Federal Intervention Might be Needed to Stop Canadian Coal Mine
Montana politicians say they might have to get the State Department involved in a bid to halt an open-pit coal mine from being built in British Columbia just north of Glacier National Park. Of course, getting the State Department interested is one thing. Getting the Canadian government interested at the same time is another issue.
At stake with Cline Mining Corporation's proposal is not only the possibility of water pollution flowing south down the Flathead River and into Glacier, but the ecological health of a rugged swath of wilderness that's a vital connector in the so-called Yellowstone to Yukon conservation initiative. The picturesque area is rich in wildlife, from grizzly bears and elk to wolverines and pristine fisheries of bull trout and Westslope cutthroat trout.
"It's probably one of the wildest valleys in the temperate zone of the world," Steve Thompson, who is the senior program manager in the National Park Conservation Association's Glacier Field Office, told me. "It's an amazing place. It has a very, very healthy and diverse wildlife population."
The region also seems to have been blessed with fossil fuel deposits. Cline Mining envisions a mine that would produce 2 million tons of coal annually for 20 years. It's coal that would be sold overseas, most likely in China for use in making steel.
Then, too, there are interests in tapping coalbed methane deposits thought to be trapped beneath the surface, and some think there are recoverable gold deposits up the Howell Creek drainage that sits closer to Glacier. If a gold mine were opened, many think the metal would be recovered via cyanide heap leach methods, which are highly controversial due to environmental threats.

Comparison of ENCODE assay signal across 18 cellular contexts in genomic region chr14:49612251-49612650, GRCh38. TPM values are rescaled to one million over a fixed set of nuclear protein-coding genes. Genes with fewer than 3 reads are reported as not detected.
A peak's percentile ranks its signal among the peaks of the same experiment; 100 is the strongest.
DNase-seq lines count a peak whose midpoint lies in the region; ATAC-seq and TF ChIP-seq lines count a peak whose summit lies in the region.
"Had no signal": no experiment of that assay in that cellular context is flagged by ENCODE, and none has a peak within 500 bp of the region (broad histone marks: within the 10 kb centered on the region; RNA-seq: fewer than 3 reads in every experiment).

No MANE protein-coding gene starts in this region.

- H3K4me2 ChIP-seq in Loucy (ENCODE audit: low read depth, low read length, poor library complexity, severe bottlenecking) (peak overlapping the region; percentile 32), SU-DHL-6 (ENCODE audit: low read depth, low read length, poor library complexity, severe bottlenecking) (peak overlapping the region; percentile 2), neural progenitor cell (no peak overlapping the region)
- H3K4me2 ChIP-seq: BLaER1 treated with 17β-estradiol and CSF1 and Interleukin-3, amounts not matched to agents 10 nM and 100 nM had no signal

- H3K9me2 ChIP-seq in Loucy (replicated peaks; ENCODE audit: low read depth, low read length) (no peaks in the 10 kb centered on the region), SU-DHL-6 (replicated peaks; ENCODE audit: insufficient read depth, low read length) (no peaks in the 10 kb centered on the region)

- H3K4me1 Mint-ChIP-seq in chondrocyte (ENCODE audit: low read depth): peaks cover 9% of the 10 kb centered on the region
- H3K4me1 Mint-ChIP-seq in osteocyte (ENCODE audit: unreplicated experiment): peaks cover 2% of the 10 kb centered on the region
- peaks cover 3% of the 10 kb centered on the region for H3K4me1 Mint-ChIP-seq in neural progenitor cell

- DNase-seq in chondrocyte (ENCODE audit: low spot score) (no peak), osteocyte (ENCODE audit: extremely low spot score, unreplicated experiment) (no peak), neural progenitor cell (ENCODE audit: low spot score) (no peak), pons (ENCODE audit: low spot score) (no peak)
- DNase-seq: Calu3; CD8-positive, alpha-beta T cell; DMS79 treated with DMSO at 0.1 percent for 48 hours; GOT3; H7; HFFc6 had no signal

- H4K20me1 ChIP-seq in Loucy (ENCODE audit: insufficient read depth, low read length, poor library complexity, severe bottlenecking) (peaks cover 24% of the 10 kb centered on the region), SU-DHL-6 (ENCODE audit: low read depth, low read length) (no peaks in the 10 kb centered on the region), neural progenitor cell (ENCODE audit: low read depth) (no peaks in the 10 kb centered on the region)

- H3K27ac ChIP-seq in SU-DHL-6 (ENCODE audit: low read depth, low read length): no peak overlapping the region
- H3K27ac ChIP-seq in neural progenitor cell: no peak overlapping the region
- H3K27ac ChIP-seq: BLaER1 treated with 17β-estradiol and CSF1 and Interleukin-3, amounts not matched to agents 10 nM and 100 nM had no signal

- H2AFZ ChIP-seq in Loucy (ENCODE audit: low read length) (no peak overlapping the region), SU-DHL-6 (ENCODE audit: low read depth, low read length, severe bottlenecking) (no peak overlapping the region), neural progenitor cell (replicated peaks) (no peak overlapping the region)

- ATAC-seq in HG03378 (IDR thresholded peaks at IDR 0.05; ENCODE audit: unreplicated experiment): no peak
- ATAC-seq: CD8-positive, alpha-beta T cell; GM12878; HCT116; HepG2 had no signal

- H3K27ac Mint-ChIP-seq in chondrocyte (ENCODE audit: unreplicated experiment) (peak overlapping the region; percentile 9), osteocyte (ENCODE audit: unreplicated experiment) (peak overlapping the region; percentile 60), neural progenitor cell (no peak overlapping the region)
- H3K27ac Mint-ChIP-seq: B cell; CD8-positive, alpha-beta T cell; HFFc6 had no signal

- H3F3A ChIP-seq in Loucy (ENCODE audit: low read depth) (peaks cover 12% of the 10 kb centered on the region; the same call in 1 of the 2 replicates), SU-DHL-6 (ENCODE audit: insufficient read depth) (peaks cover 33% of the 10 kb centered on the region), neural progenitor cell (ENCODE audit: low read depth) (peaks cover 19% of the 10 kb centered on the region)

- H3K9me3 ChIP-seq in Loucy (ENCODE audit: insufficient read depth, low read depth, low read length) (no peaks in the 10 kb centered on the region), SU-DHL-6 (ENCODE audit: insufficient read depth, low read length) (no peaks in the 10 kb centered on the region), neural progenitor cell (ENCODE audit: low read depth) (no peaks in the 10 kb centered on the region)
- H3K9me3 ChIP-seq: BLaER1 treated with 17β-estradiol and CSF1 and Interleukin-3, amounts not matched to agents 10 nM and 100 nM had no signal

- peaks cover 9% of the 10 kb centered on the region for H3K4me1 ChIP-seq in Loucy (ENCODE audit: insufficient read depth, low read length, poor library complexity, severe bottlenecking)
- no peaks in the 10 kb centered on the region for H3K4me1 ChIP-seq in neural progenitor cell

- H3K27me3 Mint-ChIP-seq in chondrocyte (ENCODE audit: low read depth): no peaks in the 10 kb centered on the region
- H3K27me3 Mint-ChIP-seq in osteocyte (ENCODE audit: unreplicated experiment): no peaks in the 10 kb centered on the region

Efforts to tap these resources could have devastating impacts on the Canadian Flathead Valley and those areas downstream in the United States.
"The environmental impacts associated with this massive industrial incursion into the Canadian Flathead would be significant by any measure," Joseph L. Sax and Robert B. Keiter wrote in analyzing the threats that confront Glacier in an article that appeared in the University of California's Ecology Law Quarterly. "Mining projects of this magnitude will require an expansive infrastructure of new roads and pipelines that will have to be constructed on unstable mountainous terrain.
"Water quality degradation is also a major concern," they added. "The proposed Cline coal mine could dramatically increase sedimentation levels and toxic pollutants in North Fork tributary streams and destroy bull trout spawning grounds. Coalbed methane development, based on experience elsewhere, involves extracting massive amounts of alkaline wastewater that must be disposed of somewhere.
"Wildlife would also be put at risk. New roads and drilling rigs will mean habitat loss and fragmentation, increased poaching opportunities, and the severance of key migratory routes."
During a public hearing in Kalispell, Montana, on Monday the governor of Montana, Brian Schweitzer, and Montana's senior U.S. senator, Max Baucus, indicated they would seek State Department help to prevent the mine from going forward.
Twenty years ago the two countries worked together, through an International Joint Commission, to halt a mine proposed to be developed eight miles north of Glacier in the Cabin Creek drainage of the Canadian Flathead valley.
However, Sax and Keiter, who visited the region in the mid-1980s to examine the threats Glacier then faced and who recently returned to update that report, today say getting similar cooperation from the two countries would be tougher as relations between the two countries are strained.
For more information on the Canadian Flathead and the mining proposal, check out the Flathead Basin Commission's web site, the Flathead Coalition's web site, and the North Fork Preservation Association's web site.